At the expense of squaring off with the traditional guild of merger arbitrageurs, I will elaborate in this piece my personal view of how I think a strategic transaction such as El Paso (EP) / Kinder Morgan Inc (KMI) (OTCBB: KMI-WT-WI, KMI/WS-W) should be "played".
As an occasional opinion provider to risk arbitrageurs, I have my deal flow biases with regards to what deals I follow and how I add value, if any. This write-up attempts not to remake the world of risk arbitrage, where the opinions are quite pre-set, but to show very different perspectives of how to make sense of a deal in a very different way than traditional arbitrage would be doing. The El Paso / Kinder Morgan transaction is slated for closing on May 24 and the time to make elections is about up. The deal as undertaken struck me as being compelling enough to delve on some of the strategic aspects that are commonly ignored by risk averse arbitrageurs.
The deal has been long in preparation. While the deal appears to be surrounded by some recent controversy brought about by M&A related shareholder litigation that has at one point or the other lead to an oversized spread, there are some overarching strategic rationales why this company is being patched together and in this respect the transaction should be far less controversial with the passage of time.
Contrarian M&A Investors stay clear of controversy and rather than swimming against the tide, embrace the managerial views of why a deal is undertaken and how and when it would be of benefit to shareholders.
Contrarian M&A Investors rarely get excited about the existence of miniscule spreads to be earned by taking no risk at all or by taking big risks that may or may not work out. Contrarian M&A Investors in other words are agnostic to what an actual spread might be and what an annualized return in a situation might be, no matter how appealing it may sound on a hedged or unhedged basis.
Contrarian M&A Investors are really looking for stochastic upside movements and generally claim to have time on their sides with the few investment dollars they carefully place by undertaking highly selective bets. Not surprisingly, there is no real publishing market for Contrarian M&A Investments because the folks who will typically get excited about the strategic nature of an M&A deal such as the one already undertaken by Kinder Morgan Inc. already own the stock for a long while and do not need to be convinced that Kinder Morgan Inc is a heck of a company to use some superlatives.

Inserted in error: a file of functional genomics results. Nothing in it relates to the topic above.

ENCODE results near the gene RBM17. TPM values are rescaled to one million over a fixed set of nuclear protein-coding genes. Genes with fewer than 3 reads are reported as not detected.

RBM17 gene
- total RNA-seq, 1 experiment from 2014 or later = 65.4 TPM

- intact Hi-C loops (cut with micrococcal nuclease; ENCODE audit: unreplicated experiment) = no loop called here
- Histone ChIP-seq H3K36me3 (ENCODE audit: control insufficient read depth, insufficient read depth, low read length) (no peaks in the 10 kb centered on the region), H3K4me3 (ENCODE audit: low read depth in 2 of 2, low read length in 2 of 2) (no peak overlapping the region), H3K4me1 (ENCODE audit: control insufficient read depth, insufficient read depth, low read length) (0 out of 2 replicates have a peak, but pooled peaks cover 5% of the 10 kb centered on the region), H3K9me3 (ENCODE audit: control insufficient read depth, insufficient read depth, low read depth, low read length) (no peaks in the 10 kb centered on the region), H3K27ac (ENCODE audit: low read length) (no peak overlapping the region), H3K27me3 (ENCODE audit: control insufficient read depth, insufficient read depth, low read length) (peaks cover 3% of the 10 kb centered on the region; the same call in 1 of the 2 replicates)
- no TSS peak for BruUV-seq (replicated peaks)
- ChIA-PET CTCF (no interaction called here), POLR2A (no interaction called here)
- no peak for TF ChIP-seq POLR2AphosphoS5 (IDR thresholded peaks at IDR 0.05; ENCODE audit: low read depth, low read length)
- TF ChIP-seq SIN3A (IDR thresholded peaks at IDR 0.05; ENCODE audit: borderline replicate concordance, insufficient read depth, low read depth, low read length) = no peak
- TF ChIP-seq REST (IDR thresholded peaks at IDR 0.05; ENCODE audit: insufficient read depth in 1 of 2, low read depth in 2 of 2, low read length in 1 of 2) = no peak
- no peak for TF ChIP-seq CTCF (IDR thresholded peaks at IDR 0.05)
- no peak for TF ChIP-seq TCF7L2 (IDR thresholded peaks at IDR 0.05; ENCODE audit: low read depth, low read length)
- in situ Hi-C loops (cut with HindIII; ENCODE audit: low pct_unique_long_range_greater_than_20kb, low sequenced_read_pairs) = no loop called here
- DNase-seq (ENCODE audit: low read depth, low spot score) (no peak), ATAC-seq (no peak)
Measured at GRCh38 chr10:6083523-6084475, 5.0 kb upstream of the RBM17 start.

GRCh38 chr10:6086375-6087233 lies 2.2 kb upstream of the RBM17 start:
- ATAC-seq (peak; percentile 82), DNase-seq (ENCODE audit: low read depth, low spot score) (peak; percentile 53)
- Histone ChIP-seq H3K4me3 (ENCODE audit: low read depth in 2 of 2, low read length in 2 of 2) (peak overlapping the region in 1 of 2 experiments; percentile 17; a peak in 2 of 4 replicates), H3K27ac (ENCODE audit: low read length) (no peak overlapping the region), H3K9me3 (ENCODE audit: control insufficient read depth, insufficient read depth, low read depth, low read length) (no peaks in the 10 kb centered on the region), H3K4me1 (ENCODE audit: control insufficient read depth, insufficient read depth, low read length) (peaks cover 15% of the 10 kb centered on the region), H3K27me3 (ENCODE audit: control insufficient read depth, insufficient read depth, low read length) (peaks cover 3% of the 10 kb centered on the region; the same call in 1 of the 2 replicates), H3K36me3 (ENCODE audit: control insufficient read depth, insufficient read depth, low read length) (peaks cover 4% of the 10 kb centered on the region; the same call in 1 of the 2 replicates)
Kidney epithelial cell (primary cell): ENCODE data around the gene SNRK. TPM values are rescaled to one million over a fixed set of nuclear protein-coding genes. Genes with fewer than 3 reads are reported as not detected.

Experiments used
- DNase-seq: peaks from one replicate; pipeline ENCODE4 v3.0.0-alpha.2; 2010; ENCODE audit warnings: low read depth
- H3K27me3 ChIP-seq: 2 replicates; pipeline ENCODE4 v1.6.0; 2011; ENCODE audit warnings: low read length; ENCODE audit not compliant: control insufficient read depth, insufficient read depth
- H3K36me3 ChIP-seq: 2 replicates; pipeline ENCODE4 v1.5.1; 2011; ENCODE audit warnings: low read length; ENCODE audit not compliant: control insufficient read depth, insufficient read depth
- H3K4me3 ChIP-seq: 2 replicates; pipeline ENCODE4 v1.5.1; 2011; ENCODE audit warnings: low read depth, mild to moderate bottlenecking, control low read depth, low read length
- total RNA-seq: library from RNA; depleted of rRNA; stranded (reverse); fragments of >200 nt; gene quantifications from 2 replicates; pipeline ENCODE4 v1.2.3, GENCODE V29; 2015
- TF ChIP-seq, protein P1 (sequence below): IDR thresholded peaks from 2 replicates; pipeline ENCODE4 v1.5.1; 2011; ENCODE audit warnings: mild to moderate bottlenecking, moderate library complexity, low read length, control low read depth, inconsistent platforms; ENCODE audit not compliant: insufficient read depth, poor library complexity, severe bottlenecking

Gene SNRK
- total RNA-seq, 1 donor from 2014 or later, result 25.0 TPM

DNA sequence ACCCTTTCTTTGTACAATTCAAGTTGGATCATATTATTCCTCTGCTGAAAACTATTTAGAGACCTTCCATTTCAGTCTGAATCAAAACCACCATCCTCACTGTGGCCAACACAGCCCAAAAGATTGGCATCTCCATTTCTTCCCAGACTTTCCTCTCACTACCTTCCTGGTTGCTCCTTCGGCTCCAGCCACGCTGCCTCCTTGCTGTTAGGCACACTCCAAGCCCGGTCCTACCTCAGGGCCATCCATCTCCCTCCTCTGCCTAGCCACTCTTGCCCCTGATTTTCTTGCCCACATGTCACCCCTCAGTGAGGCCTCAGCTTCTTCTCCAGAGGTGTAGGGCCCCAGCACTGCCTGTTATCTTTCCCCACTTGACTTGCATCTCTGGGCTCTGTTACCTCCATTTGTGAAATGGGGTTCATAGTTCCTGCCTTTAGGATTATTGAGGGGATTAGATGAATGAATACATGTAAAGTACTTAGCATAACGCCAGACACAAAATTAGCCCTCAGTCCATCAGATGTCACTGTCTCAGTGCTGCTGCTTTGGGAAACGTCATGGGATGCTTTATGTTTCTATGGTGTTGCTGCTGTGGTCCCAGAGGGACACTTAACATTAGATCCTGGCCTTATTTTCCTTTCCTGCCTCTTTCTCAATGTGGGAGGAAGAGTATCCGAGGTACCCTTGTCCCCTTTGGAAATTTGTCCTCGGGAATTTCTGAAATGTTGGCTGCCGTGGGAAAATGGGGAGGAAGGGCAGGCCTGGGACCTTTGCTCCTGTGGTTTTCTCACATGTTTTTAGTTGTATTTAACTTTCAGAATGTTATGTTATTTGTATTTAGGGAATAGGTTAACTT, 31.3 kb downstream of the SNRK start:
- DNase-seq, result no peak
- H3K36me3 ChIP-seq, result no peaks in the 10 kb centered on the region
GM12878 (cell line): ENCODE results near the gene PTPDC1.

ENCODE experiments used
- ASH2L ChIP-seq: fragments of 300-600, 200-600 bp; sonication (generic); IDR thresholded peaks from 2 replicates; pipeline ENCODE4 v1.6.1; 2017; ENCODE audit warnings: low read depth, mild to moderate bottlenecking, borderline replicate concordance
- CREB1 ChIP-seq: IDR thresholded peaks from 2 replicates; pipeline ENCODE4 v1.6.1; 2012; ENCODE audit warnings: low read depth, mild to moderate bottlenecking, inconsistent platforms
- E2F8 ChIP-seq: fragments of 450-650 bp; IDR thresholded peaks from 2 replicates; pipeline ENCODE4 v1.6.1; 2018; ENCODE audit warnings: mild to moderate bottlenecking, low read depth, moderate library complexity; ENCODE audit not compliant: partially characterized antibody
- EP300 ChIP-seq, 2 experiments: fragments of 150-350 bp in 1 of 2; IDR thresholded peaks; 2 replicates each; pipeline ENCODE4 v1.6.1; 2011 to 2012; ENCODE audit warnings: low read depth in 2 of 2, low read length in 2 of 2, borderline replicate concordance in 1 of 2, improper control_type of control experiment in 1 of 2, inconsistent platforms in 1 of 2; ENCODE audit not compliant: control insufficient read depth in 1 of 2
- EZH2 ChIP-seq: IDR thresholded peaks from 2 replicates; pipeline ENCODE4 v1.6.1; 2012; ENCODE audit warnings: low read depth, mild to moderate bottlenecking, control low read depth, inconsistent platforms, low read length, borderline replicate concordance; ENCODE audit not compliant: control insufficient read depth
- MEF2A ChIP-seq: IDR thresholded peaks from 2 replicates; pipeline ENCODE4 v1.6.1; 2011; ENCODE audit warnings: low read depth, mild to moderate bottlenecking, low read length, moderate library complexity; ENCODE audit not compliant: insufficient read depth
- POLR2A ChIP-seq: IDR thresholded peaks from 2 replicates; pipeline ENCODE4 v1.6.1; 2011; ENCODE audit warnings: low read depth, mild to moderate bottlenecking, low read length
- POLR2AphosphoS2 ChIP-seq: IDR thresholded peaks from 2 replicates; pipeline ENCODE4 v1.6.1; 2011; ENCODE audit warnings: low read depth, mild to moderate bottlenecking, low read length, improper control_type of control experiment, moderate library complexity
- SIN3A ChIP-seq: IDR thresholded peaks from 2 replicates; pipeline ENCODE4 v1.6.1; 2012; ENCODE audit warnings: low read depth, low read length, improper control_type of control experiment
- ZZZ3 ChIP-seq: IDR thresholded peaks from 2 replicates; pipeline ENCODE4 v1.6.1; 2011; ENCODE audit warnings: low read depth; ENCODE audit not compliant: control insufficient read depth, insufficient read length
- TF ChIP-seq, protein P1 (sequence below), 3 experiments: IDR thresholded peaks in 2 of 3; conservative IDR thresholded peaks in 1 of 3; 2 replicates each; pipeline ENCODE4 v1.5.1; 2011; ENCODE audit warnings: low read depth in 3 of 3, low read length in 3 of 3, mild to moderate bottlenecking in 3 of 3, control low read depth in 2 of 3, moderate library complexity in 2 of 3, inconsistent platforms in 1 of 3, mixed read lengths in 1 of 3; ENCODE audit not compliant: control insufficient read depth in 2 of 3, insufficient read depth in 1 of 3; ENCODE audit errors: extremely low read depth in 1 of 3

Just ask Goldman Sachs if they would be willing to pay a subscription fee for learning what they already know, namely that their 19% KMI investment is a great investment. They sure enough will not want to pay such money.
On the other hand those folks with little concern for what a company does fundamentally speaking and who claim to be short-term oriented spread driven investors, are willing to pay top dollar for the questionable advice that most often boils down to summaries of the legalese and deal terms.
For this and other reasons it is hard to find good contrarian M&A advice that actually goes beyond just the basic deal mechanics and deal terms. Such is really the nature of the beast of M&A advice.
There are though exceptions in this analytical guild. I will give for instance great credit to GFI for a great fundamental writeup on CVI Energy where Carl Icahn took 80% control (not the 100% that he wanted). I am not a subscriber but was mightily impressed with the fundamental details they provided on what was evidently an event driven involvement.
A contrarian investor would now look for reasons compelling enough to invest in the remaining CVR Energy (CVI) stub that is left trading in the market. But that is a wholly different beast and we are not going here into this hairy story with legs.
Contrarian M&A deals with investing on the basis of the not so obvious, and investing on the basis of a long term oriented investment strategy based on finding M&A deals that are executed for the right reasons.
It is quite OK for a Contrarian M&A Investor to enter a long term investment using multiple entry points over time. A Contrarian M&A Investor knows when an investment is right for his long term portfolio and what type of management and shareholder base has to come with it.
Is Richard Kinder the type of CEO that I would entrust my money with strategic asset allocations, if I wanted to get exposure to the natural gas transportation, processing and storage sectors? I am inclined to believe YES.
My first encounter with the name of Kinder Morgan was sometime in the late 1990s or early 2000. I was working at the time at a firm called Horizon Asset Management, where there was a rather smart individual in the capacity of Vice Chairman and he seemed to invest and behave very much like you wanted a long term investor to behave. With calm, and a tendency to write long profusive letters to his clients explaining what was driving this performance of stocks. This individual had the habit of writing letters by hand in the very traditional old school way of doing so. I have not encountered lots of advisors since who actually enjoy to engage their clients in lengthy personal narratives of what is going on in their portfolios. I am not sure if this gentleman, Mr. Meditz, still engages in this practice but it sure enough left me with a lasting impression on one very appropriate way to engage your clients in a dialogue about stocks.
Rather than getting nervous about any tiny bit of volatility in his portfolio, such as Exxon Mobil stock or Kinder Morgan, he continuously was reinvesting the dividends received, aside from using them for his charitable undertakings including a nice Medieval Library at Fairfield University. I honestly do not know what this gentleman thinks today about Kinder Morgan but I bet you that it still is in some fashion or other in his portfolio along with a sizable stake in Exxon. No doubt.
So, with this short and biased backgrounder, I will venture on that Kinder Morgan under the stewardship of Richard Kinder has performed quite well on its own. In ways that I do not need to elaborate here in more detail. Any well written brokerage report on the subject (such as the one authored in March by Morgan Stanley) will give the basics on what this story represents today, after incorporating the sprawling businesses of El Paso into the corporate fold. We do not have to be that innovative here. Others have fortunately covered ample of ground and deserve credit. I am clearly not the one who will despise a well written brokerage report if it helps me save some time.